Police officers clocked 130mph rushing to an emergency in Dundee.
The blue-light call was the fastest speed recorded in Tayside by a police vehicle between January 1 and November 18 this year.
Figures released via a freedom of information request reveal the marked BMW X5 was travelling on the A90 Upper North Water Bridge to Dundee in response to what the force called a “threat to life”.
The second fastest was 128mph recorded on the A9 from Stirling to Perth following a traffic accident.
Officers responding to a vehicle in a ditch hit 121mph on the same stretch of road, while another accident resulted in police driving at 120mph to attend.
One officer hit 111mph whilst riding a police Kawasaki ZG motorbike on the A90 en route to a crash.
In all, 528 emergency exemptions – special measures which grant emergency responders immunity from prosecution for speeding – were dished out between April 2016 and October this year.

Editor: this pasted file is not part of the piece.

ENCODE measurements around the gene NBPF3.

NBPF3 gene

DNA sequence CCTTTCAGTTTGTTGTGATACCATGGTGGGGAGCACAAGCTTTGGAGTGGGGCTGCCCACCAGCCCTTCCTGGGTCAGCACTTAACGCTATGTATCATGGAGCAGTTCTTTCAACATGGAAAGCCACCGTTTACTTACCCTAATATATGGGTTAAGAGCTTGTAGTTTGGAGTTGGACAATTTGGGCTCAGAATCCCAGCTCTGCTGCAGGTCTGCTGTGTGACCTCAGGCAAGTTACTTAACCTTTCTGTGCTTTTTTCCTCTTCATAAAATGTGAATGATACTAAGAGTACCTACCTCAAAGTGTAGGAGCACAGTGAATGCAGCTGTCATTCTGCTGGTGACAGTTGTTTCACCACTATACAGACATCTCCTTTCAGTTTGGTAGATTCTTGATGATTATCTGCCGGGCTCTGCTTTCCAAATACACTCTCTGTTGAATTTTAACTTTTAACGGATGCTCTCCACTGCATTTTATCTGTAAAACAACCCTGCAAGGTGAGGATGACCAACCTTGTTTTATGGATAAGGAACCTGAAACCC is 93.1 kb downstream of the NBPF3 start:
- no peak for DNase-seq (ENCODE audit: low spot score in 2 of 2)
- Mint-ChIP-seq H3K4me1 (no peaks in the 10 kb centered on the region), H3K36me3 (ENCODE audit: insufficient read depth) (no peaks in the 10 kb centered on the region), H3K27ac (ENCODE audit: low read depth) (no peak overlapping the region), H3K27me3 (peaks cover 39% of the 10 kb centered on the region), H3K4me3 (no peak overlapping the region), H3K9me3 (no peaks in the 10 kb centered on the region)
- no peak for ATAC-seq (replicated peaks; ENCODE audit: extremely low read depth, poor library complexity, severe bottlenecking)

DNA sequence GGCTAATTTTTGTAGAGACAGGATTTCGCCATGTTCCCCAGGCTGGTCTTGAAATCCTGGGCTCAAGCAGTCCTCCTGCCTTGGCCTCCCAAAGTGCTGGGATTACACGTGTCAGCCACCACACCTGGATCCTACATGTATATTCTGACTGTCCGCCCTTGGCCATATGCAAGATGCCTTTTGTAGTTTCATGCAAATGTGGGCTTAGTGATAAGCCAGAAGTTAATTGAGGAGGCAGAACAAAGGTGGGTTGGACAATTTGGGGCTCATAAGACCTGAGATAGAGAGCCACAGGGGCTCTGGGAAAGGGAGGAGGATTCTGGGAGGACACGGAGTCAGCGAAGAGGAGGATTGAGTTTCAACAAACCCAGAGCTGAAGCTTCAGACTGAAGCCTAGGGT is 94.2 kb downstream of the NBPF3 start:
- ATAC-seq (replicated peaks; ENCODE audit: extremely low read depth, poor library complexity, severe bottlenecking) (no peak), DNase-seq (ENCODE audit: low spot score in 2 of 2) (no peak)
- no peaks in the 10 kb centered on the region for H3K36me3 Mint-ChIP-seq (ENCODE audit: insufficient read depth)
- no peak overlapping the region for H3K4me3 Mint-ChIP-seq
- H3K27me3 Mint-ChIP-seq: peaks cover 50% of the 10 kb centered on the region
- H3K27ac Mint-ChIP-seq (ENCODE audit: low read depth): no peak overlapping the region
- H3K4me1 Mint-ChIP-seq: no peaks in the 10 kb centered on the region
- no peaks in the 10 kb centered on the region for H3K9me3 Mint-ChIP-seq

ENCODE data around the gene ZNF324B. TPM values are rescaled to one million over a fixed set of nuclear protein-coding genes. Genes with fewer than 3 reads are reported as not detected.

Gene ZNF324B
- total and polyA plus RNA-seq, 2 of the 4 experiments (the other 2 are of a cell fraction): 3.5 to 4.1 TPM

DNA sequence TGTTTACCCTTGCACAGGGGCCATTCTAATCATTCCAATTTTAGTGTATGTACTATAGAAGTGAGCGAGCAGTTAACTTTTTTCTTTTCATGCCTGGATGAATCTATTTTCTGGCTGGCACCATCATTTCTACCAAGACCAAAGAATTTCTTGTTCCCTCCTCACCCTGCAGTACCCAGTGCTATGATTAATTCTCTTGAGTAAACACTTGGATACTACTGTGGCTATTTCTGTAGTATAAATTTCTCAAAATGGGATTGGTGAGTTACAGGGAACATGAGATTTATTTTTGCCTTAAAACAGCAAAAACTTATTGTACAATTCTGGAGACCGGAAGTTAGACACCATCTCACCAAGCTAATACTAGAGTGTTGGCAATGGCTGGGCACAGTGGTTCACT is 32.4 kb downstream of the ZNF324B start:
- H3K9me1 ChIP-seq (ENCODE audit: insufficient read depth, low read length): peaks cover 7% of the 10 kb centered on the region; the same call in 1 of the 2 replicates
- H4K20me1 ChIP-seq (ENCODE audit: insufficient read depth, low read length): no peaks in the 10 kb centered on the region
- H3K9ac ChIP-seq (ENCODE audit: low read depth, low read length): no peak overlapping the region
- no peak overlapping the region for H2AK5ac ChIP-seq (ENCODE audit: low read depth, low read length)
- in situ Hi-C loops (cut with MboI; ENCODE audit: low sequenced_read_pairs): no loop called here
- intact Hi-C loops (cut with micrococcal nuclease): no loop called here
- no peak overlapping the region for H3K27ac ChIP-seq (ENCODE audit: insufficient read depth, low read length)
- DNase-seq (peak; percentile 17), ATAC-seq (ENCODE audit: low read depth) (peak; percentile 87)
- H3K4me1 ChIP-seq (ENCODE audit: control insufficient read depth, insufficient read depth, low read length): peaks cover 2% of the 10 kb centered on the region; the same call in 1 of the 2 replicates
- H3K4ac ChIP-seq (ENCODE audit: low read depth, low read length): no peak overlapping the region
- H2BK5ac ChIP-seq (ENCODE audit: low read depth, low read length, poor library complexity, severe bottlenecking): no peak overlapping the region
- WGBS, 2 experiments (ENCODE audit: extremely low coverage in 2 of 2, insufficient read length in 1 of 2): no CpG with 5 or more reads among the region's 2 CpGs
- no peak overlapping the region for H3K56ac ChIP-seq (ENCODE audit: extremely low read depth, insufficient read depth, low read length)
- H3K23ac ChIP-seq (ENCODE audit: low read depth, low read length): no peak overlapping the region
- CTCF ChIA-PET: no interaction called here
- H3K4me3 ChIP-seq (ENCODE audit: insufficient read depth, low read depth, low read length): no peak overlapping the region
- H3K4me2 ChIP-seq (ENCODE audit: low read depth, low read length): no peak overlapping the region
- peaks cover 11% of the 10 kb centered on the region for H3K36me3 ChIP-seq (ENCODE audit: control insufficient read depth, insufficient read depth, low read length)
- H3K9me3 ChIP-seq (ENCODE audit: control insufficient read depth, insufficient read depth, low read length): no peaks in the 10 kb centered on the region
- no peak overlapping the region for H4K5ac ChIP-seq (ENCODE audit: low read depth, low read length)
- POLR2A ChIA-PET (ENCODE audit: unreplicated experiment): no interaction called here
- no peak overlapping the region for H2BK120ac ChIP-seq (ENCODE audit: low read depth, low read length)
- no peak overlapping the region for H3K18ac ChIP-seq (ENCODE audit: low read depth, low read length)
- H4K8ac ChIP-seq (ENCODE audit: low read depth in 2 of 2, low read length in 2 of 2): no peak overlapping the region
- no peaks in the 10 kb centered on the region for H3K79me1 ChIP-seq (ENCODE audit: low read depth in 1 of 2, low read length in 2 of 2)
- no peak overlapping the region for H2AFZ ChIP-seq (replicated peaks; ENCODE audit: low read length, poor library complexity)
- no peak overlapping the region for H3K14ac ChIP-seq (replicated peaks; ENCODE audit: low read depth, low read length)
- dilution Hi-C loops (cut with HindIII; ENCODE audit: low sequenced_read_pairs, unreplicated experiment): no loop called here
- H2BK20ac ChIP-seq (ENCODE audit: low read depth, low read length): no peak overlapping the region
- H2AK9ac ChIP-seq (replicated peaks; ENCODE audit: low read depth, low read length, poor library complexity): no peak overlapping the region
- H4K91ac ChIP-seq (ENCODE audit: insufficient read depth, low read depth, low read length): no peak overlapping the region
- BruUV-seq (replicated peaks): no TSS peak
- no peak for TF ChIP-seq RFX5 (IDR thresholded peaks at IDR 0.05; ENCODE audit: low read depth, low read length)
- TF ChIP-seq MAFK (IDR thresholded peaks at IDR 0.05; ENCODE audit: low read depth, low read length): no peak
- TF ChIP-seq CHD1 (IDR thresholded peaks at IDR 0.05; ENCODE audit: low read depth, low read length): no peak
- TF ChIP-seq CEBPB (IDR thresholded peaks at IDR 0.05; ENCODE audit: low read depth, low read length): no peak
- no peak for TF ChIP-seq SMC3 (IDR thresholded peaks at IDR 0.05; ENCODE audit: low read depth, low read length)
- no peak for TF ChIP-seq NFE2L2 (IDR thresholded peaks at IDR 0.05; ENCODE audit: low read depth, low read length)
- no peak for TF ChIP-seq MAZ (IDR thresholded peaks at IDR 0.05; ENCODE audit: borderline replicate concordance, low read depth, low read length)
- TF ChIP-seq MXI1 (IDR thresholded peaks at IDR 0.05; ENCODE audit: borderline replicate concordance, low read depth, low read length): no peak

Each emergency exemption is only granted after being signed off by the chief superintendent of the relevant department.
However, 94 police officers were also clocked speeding while off-duty in the same time period, according to official figures.
All of them were either given a fine or, in more severe cases, reported to the procurator fiscal.
The true number of police officers in Tayside caught speeding is likely to be higher, as the figure only counts when officers have declared their occupation on the S172 form sent out after an offence.
Neil Greig, chief executive of the Institute of Advanced Motorists, said off-duty police should be treated the same as any other citizen when it comes to speeding.
“While these blue-light speeds are high, the majority of the public would, I am sure, support the police getting to incidents as quickly as possible,” he said. “Traffic police are well trained.
“We are more concerned about incidents involving off-duty police. In these cases the full force of the law should always be applied.”